Keeping in mind I’m not a legal expert – my understanding is that there are certain situations where there are primary and secondary permissions;
    such as pictures taken within venues may need the venue owners permission.
    Similar may apply for pictures with people in them, you may need their consent.
    (This of course assumes that what I’ve read over the years is right, and that I understood it correctly.)

    Image copyright can be a PITA. I’ve had clients that have been hit due to Designers using images they shouldn’t.
    There’s also been issues when staff have left, and their creative works have caused problems (get the paperwork sorted anytime staff create anything!).
    I was called into a situation where a C&D had been received for an image that had been on a site for nearly 10 years. After much digging, it was found to have originated from a CD (remember the old ClipArt CDs you used to buy?). It turned out that it was not an original CD, and many of the images on there were stolen/bootlegged.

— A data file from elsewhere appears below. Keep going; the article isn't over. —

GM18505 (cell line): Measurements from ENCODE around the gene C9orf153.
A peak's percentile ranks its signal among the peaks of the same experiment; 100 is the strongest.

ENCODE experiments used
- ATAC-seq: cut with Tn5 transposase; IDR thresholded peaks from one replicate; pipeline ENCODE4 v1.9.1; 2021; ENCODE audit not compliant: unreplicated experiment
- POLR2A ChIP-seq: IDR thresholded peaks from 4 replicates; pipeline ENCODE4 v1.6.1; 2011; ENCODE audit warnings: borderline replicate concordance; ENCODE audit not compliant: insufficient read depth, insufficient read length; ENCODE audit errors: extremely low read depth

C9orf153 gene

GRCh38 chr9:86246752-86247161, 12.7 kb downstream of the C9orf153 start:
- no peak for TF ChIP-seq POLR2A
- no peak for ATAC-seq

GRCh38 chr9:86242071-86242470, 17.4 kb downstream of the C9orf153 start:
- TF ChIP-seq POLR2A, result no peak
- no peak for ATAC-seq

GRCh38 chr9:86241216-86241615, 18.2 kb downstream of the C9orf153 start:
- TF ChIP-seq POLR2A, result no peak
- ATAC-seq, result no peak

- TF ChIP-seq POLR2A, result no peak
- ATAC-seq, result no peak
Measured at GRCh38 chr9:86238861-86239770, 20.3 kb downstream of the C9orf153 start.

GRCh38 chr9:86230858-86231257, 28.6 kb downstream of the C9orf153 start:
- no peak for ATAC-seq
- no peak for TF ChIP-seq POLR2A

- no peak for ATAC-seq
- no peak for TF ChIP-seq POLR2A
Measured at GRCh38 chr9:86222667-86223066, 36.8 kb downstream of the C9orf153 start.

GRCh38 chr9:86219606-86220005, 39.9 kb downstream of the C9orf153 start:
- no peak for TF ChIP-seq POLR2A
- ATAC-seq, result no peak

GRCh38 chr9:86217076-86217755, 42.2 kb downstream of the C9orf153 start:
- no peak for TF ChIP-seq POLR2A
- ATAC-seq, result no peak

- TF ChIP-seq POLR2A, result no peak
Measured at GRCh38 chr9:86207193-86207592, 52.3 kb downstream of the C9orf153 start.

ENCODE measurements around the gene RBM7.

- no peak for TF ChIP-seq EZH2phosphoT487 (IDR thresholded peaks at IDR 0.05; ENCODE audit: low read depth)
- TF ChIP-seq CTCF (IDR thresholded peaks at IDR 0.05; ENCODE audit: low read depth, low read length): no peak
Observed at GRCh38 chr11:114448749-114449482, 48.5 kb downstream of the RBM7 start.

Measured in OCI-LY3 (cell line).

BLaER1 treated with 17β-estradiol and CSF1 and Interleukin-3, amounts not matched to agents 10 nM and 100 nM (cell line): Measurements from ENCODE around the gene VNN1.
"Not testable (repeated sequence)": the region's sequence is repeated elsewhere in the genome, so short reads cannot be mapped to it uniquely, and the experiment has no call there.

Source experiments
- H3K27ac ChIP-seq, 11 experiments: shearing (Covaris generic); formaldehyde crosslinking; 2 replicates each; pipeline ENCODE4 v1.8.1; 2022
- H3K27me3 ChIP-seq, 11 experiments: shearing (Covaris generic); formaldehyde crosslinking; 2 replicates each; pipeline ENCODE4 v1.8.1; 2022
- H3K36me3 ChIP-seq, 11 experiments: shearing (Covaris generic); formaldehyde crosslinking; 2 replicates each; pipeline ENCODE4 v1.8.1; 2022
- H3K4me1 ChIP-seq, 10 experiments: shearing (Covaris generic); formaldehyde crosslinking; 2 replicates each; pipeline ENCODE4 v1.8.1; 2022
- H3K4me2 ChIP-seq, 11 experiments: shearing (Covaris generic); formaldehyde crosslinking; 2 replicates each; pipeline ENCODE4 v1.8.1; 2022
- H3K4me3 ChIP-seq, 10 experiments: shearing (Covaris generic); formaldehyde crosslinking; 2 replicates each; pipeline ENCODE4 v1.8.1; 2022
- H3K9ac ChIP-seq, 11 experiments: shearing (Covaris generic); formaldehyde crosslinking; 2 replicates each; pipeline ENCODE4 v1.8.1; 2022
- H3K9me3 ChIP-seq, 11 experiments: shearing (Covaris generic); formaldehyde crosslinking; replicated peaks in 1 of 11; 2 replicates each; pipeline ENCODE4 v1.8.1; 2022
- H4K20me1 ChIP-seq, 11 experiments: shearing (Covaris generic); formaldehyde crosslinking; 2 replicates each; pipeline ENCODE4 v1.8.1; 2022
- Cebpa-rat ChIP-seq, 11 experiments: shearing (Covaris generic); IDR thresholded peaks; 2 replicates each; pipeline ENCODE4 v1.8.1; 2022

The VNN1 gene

There have been other such issues, as well as finding out numerous times that someone has simply grabbed an image (the idea “if it’s online it’s free” seems to be stuck with us!).

    The situation is often easily resolved – but some of the companies dealing with the occurrences (or that own the rights) go in far to heavy handed in many cases (legal threats, extortionate sums, plain old mean language etc.).
    I can understand the frustration of having work stolen and used – but not everyone is guilty. in some cases the person getting the letter had nothing to do with it. In many others it’s happened without intent/through a misunderstanding.

    • Logan Strain

      Thanks, R. Rogerson. I totally agree that figuring out if you’re compliant with images can be challenging. And it’s so sad that people who otherwise want to do professional work fall for the “if it’s online it’s free” line of thinking.

      I think that people and companies who want to protect themselves should always try to find the original source of the images they use, to ensure they aren’t violating anyone’s copyright and ensure that they are using all licenses appropriately.